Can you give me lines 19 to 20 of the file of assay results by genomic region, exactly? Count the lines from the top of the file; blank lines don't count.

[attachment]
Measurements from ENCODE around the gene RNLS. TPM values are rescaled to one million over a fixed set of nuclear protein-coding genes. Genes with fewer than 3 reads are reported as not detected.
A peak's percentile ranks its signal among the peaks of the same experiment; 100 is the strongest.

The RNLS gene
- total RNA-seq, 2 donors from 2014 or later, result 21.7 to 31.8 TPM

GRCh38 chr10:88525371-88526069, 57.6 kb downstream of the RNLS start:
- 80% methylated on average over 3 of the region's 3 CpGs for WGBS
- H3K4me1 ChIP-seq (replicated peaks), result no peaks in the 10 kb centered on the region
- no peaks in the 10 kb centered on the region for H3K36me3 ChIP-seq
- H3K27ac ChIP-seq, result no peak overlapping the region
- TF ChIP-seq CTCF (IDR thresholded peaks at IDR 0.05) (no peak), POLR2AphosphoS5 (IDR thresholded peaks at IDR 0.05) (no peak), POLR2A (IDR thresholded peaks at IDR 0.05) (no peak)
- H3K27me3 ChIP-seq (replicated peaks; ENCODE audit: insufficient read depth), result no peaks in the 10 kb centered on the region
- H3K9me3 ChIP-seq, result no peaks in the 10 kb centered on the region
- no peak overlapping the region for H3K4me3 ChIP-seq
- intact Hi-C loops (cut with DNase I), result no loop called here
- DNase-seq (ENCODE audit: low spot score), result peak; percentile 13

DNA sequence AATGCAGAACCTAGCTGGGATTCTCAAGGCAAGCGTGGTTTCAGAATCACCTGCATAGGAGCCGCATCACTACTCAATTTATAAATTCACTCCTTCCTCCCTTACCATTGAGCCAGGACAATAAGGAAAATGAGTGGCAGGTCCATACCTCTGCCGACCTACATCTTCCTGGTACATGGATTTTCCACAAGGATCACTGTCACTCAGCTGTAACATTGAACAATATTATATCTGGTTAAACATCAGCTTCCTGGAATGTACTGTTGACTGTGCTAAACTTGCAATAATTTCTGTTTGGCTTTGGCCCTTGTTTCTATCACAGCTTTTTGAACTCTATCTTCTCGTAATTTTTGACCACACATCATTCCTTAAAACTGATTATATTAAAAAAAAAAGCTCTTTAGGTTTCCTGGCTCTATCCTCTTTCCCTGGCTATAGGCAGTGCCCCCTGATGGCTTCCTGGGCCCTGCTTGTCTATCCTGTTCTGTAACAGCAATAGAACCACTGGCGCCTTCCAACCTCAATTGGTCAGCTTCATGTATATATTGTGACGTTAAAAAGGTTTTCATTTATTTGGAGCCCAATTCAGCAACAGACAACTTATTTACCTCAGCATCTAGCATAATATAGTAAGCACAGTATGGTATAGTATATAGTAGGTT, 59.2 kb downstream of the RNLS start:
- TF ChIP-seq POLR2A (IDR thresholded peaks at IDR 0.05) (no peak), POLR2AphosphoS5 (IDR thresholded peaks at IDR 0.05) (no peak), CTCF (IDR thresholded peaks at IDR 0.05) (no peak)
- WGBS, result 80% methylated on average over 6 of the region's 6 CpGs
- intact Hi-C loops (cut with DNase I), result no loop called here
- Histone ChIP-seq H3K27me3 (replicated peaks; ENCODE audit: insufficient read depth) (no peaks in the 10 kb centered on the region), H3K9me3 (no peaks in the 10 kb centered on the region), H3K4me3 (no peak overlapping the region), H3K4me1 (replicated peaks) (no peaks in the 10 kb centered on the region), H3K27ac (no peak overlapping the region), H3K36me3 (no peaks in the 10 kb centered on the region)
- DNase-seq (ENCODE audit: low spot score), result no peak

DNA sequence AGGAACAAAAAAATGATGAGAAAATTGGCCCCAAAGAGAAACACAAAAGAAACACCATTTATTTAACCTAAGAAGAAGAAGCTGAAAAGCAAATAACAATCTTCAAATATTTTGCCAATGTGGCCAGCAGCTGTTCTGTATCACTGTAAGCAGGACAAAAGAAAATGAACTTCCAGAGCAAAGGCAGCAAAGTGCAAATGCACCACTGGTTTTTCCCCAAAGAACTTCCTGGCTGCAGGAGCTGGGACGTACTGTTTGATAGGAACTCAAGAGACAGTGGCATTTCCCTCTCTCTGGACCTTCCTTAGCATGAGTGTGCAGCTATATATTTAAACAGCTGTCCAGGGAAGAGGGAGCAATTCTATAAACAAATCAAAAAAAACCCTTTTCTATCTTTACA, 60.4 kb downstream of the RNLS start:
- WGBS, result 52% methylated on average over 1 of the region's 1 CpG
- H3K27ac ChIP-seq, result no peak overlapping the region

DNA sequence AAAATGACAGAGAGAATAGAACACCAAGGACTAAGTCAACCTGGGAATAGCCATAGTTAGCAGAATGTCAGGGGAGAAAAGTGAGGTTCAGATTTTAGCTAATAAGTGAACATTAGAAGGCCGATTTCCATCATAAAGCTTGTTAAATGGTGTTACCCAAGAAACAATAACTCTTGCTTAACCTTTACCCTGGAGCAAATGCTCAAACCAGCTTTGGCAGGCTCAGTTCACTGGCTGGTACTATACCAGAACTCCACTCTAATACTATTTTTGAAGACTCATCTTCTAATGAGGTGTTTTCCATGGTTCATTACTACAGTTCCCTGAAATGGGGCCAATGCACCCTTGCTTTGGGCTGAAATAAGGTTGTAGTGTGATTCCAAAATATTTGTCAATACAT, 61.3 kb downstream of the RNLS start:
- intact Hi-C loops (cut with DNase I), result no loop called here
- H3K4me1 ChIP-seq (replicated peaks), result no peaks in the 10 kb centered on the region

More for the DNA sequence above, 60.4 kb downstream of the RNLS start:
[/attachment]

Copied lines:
- intact Hi-C loops (cut with DNase I), result no loop called here
- Histone ChIP-seq H3K27me3 (replicated peaks; ENCODE audit: insufficient read depth) (no peaks in the 10 kb centered on the region), H3K9me3 (no peaks in the 10 kb centered on the region), H3K4me3 (no peak overlapping the region), H3K4me1 (replicated peaks) (no peaks in the 10 kb centered on the region), H3K27ac (no peak overlapping the region), H3K36me3 (no peaks in the 10 kb centered on the region)